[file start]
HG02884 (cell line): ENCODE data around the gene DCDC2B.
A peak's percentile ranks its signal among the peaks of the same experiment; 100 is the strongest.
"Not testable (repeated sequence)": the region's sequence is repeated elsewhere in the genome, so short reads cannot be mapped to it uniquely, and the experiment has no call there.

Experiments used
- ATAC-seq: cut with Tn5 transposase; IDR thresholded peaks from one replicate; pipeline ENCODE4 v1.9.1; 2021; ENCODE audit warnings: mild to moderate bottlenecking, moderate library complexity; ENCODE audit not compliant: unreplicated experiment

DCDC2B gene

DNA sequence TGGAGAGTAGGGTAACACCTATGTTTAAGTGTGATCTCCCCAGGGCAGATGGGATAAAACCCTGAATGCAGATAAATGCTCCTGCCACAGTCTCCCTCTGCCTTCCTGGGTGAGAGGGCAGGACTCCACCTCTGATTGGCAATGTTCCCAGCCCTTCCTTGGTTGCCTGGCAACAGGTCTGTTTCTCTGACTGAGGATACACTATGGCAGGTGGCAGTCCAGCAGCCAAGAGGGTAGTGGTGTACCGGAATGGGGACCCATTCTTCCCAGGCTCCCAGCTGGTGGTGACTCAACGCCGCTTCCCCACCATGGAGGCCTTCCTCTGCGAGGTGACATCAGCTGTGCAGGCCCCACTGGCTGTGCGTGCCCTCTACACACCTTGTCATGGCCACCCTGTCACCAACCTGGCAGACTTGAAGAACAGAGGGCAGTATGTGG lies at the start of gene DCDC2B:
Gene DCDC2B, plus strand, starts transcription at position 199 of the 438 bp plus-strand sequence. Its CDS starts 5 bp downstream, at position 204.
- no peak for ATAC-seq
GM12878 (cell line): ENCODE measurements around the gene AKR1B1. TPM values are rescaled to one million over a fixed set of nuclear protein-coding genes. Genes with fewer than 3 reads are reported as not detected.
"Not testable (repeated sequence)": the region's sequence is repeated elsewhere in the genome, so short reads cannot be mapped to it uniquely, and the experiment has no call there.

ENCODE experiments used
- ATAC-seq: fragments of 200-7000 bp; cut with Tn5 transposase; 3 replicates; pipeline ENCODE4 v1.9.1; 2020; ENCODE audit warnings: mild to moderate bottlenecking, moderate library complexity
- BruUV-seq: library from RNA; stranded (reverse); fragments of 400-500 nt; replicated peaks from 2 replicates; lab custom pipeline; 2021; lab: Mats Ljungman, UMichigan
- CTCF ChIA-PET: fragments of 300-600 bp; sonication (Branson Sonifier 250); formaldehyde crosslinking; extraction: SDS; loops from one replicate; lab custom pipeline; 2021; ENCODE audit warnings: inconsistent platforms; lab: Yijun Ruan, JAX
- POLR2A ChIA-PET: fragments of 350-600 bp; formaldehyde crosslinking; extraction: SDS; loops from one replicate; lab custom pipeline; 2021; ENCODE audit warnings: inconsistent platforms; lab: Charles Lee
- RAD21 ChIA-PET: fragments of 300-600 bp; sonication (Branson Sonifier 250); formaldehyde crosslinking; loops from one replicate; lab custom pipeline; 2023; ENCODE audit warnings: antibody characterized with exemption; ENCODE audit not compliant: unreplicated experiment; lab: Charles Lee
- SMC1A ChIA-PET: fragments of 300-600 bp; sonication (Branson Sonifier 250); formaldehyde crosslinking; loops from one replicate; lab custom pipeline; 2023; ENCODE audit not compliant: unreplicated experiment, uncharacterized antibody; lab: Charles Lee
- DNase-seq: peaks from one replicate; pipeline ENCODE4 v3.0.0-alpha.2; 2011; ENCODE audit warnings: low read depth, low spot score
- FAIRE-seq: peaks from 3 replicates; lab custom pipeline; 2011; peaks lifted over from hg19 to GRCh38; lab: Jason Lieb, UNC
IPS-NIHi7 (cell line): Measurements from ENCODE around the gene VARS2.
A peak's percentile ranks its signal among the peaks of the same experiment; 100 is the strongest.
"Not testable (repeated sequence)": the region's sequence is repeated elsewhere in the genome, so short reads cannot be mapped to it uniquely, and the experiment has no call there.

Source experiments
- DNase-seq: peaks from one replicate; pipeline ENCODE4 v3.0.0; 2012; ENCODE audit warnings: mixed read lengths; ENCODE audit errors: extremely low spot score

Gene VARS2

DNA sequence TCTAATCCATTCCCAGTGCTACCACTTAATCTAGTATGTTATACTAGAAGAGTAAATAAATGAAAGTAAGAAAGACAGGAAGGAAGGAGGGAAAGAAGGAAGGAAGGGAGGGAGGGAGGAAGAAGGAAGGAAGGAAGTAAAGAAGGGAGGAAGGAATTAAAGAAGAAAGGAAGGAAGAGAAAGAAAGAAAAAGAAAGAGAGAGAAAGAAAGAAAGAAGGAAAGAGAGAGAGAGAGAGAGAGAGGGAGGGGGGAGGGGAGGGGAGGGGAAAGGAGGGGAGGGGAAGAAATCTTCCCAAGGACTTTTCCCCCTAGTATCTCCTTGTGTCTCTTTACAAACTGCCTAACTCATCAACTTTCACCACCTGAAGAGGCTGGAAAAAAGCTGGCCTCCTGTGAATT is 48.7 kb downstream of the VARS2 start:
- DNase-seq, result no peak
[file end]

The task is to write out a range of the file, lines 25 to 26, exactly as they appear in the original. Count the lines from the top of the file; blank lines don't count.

- DNase-seq: peaks from one replicate; pipeline ENCODE4 v3.0.0; 2012; ENCODE audit warnings: mixed read lengths; ENCODE audit errors: extremely low spot score

Gene VARS2